'The Avengers: The Age of Ultron'

The superhumans must save the human race from an evil AI in 'Avengers: Age of Ultron.'
OH THE HUMANITY! The superhumans must save the human race from an evil AI in 'Avengers: Age of Ultron.'

There's a difference between moral oversimplification and the acknowledgement of contradictions that cannot be reconciled. The Avengers: The Age of Ultron ultimately acknowledges that it's all about the contradictions. A consistently fascinating blockbuster, it picks up the sometimes-frustrating conscientiousness from the Marvel comics. Those funnybooks were always caught in the unresolvable problem of violence being used to solve problems that violence never solves. Here, Tony Stark quotes Neville Chamberlain's loaded pronouncement of "Peace in our time" while his preparations for the next war brings that war to pass.

Stark (Robert Downey Jr.) is starting a one man arms' race, unbeknownst to his colorful partners. His new system is called Ultron (voiced by an oddly Dustin Hoffman-ish James Spader), an artificial intelligence that will be "a suit of armor for the world" against extra-terrestrial invasion. The A.I. wakes up and goes wrong—"Ultron can't tell the difference between protecting the world and destroying it. I wonder where he got that from?"

Director and writer Joss Whedon again works out a way to make world-destroying forces colloquial, keeping the humanity in superhumans. Because of that humanism—it's a pessimistic film, certain that the sun is setting on the human race—Ultron works as mammoth entertainment. After three films, the Hulk is at last a frightening, city-clearing terror. The cities are different, too—Johannesburg, Seoul and a fictional, Belgrade-like Balkan city. Stark's weaponry helped shell the place in the 1990s Balkans war, and now the blowback is waiting for him. The push and pull between Stark's glibness and Captain America's soul keeps the interest—who would have thought, seeing those lousy Fantastic Four movies, that Chris Evans could hold his own in a scene with Downey? Also touching is Mark Ruffalo's Bruce Banner, shivering in a blanket after a green and purple outburst, and Chris Hemsworth's old movie-style self-confidence as Thor. The cast is joined by a synthetic demi-god called The Vision (Paul Bettany) and a hypnotic manipulator of minds (Elizabeth Olsen).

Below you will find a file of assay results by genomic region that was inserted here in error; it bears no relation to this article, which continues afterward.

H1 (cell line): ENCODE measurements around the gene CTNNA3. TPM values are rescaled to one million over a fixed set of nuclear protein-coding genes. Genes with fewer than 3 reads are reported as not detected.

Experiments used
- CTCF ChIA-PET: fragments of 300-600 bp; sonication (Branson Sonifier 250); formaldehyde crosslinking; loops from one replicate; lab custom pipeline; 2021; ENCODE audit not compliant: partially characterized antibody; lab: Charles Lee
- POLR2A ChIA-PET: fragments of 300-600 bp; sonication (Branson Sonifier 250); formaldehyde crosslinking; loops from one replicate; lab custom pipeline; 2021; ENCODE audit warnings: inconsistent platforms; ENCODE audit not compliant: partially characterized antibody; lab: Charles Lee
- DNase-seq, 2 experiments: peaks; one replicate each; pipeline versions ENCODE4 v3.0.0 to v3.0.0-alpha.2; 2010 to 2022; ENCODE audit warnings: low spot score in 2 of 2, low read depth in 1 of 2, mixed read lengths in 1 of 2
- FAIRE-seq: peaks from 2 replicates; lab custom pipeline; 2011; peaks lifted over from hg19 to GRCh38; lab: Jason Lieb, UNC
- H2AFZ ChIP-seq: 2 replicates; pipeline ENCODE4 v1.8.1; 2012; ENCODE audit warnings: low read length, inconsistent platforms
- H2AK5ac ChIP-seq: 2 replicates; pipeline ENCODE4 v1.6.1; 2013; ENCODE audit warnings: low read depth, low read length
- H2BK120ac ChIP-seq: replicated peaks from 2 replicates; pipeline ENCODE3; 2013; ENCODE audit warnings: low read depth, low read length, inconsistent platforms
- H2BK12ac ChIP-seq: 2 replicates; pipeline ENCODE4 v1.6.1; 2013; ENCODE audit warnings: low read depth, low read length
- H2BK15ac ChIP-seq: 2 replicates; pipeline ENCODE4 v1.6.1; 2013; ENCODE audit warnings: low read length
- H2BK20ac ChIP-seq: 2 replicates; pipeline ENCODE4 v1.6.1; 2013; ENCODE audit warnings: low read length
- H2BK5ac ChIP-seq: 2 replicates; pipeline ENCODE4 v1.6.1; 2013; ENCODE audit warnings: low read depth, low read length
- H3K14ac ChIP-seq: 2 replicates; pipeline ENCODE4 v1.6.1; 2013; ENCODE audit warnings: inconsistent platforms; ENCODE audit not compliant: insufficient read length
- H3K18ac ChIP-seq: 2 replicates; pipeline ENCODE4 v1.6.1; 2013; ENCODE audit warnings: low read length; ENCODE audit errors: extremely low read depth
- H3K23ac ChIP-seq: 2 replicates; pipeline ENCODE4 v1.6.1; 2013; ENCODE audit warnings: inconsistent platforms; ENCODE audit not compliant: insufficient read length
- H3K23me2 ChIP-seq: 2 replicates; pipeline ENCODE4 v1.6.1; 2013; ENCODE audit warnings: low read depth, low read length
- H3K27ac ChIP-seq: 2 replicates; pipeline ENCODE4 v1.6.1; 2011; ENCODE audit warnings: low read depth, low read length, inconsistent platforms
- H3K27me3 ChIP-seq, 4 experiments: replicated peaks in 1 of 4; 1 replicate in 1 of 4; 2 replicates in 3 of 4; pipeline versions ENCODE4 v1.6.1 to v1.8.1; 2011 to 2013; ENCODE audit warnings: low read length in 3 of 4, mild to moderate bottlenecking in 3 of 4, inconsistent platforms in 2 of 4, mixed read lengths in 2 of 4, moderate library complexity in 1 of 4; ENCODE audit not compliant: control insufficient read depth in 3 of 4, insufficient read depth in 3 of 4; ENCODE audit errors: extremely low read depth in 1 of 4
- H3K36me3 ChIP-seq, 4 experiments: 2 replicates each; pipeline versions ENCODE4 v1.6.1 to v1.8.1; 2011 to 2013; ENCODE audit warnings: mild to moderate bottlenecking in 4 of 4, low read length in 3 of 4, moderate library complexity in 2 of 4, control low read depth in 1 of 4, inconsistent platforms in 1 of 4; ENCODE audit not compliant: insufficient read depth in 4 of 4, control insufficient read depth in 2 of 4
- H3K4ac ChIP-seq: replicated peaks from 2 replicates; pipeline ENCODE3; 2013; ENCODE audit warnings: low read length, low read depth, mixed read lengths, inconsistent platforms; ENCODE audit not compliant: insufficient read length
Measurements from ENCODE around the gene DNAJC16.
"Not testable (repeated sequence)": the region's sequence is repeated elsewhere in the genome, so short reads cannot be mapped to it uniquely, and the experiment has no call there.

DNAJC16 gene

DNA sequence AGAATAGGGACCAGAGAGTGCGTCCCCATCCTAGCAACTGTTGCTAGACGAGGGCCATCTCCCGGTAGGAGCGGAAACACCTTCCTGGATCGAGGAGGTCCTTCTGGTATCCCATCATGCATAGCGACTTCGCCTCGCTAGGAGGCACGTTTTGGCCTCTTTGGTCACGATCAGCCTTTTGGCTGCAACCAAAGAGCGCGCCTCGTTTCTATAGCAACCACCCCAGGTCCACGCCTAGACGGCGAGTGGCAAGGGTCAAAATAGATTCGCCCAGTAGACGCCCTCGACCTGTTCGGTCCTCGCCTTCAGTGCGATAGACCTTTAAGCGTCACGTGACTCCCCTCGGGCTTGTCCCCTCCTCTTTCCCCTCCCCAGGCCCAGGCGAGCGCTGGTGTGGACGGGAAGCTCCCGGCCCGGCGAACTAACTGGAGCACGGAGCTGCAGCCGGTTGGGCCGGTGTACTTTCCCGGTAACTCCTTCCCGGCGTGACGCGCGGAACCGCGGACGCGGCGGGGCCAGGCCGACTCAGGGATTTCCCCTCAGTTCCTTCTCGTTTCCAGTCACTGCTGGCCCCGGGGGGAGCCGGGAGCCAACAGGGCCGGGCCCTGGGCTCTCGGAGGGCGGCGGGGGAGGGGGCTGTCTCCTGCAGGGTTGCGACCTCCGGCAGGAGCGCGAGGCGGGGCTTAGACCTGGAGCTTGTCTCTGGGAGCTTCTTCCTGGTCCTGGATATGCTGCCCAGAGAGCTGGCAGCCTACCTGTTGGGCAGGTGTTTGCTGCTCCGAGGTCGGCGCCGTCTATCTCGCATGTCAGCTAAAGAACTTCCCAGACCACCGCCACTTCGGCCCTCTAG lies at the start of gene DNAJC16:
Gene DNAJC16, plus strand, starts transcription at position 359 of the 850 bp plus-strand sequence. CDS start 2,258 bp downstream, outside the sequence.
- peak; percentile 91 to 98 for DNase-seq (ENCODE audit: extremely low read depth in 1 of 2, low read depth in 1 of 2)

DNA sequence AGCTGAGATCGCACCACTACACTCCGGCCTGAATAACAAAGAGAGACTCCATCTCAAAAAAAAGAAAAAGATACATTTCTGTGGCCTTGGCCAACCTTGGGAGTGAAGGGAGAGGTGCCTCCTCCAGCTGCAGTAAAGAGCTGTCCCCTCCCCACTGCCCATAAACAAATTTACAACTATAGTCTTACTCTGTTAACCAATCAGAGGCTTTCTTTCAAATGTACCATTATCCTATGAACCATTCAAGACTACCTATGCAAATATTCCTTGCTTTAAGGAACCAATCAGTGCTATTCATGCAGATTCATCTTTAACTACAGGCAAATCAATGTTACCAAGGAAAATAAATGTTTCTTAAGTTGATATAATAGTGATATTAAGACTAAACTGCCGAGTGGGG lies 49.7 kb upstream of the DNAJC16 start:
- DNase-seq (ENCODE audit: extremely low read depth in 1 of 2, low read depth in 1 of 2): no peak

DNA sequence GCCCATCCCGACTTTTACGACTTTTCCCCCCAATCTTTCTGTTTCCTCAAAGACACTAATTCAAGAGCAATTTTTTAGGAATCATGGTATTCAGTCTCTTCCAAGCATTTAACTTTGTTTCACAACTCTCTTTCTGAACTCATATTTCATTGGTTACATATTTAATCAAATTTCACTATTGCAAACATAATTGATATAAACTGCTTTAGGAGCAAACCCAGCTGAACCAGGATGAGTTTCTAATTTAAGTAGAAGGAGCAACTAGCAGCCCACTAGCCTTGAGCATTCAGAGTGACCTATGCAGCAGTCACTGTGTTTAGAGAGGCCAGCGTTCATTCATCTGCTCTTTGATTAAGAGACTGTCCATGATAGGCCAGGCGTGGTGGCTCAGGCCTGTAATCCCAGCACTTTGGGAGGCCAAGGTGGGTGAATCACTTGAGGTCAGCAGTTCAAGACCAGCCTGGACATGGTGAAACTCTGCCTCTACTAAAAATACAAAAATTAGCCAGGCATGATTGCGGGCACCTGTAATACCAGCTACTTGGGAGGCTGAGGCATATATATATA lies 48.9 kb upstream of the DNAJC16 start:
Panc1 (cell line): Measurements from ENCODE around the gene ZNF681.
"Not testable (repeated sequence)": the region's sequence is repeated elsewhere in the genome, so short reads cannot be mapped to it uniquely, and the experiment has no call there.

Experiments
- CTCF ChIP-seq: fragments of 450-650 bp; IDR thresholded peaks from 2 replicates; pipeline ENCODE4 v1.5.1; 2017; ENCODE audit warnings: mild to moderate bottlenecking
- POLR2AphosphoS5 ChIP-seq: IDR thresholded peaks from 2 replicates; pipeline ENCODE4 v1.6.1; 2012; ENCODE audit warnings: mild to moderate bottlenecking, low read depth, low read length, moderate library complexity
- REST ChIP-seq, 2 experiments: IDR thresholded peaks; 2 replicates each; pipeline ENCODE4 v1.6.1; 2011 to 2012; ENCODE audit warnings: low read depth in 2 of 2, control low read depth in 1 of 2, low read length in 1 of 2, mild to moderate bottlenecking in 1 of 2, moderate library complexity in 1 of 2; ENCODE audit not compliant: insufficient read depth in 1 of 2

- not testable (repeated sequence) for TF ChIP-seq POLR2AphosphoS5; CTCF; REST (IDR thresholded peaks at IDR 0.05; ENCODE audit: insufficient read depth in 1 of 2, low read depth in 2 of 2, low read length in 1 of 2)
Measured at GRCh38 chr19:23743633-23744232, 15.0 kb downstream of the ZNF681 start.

Junket-scene reports claim that Scarlett Johannson's Black Widow was belittled as eye-candy, even if she is the only one who knows how to gentle that incredible Hulk. Instead of talking about her costume, they might have asked why she's seen serving drinks at a party while the menfolk are off arm-wrestling with Mjolnir. Tony Stark couldn't afford caterers? (And did I actually hear this script call a principal female character a "monster" because she's unable to bear children?)

The Avengers: The Age of Ultron

PG-13; 142 Min.

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